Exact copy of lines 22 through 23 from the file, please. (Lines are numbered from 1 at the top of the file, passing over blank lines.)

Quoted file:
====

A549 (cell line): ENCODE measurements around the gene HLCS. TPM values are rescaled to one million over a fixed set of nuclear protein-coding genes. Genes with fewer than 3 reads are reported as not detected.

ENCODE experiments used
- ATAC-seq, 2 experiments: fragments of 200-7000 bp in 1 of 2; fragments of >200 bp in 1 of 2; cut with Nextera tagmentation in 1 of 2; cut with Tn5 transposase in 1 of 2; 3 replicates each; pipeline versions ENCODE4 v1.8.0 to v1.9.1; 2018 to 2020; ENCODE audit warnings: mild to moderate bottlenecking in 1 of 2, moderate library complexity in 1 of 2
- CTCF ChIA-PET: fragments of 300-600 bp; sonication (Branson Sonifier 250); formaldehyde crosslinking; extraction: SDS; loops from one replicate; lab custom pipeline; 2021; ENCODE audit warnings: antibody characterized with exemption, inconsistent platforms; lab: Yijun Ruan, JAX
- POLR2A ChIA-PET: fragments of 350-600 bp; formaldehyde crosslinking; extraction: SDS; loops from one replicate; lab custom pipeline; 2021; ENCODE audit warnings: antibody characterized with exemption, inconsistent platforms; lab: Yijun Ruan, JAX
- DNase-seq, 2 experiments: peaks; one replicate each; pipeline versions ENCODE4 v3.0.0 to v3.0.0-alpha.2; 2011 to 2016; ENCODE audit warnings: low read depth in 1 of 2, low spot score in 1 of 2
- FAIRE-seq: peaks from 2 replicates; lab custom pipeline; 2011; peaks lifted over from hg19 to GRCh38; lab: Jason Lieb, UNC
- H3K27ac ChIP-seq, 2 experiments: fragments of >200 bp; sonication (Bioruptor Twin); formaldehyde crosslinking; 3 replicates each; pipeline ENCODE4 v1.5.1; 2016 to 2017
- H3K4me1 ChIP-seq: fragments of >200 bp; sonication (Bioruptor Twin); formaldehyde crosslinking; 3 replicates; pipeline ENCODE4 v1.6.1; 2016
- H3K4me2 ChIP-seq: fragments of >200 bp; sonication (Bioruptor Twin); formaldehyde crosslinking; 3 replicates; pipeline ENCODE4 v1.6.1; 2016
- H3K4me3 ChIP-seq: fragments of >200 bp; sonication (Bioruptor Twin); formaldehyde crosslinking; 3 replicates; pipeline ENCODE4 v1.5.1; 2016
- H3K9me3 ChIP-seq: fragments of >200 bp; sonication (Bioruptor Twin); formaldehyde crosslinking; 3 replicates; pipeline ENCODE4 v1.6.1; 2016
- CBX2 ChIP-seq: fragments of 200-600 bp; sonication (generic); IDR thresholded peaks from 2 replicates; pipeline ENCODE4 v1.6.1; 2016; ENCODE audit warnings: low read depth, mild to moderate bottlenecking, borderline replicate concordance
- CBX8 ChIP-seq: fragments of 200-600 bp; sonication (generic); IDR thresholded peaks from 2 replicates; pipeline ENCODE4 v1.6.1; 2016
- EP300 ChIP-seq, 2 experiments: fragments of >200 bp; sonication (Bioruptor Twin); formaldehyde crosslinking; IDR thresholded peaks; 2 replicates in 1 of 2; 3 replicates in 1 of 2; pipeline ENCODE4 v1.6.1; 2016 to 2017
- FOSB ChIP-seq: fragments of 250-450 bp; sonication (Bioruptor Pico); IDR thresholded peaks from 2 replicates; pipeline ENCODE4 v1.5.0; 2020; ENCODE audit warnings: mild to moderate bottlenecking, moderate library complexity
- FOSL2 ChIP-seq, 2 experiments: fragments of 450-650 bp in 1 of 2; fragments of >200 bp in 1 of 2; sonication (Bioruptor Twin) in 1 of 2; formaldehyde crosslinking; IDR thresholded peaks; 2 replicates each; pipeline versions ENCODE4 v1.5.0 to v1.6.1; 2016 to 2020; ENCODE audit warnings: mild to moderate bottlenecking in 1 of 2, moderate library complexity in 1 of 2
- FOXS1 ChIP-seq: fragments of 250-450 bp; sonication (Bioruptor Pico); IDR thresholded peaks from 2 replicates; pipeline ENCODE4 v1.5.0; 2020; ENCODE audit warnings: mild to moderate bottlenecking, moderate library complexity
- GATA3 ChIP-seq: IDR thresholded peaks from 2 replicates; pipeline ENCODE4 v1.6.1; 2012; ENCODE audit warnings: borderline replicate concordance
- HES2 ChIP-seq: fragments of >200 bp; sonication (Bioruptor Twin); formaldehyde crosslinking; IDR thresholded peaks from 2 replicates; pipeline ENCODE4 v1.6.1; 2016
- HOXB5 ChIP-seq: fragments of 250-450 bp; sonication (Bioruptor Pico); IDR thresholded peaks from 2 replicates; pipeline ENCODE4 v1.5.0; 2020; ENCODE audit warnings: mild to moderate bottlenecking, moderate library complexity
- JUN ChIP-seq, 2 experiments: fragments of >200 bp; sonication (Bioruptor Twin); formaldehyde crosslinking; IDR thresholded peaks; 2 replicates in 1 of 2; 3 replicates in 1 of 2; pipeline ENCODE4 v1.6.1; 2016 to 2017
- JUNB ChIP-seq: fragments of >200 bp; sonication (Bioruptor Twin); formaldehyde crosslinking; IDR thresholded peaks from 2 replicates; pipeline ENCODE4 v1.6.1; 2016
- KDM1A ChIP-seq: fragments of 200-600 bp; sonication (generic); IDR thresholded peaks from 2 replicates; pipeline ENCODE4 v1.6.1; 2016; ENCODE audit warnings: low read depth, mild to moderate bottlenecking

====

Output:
- JUN ChIP-seq, 2 experiments: fragments of >200 bp; sonication (Bioruptor Twin); formaldehyde crosslinking; IDR thresholded peaks; 2 replicates in 1 of 2; 3 replicates in 1 of 2; pipeline ENCODE4 v1.6.1; 2016 to 2017
- JUNB ChIP-seq: fragments of >200 bp; sonication (Bioruptor Twin); formaldehyde crosslinking; IDR thresholded peaks from 2 replicates; pipeline ENCODE4 v1.6.1; 2016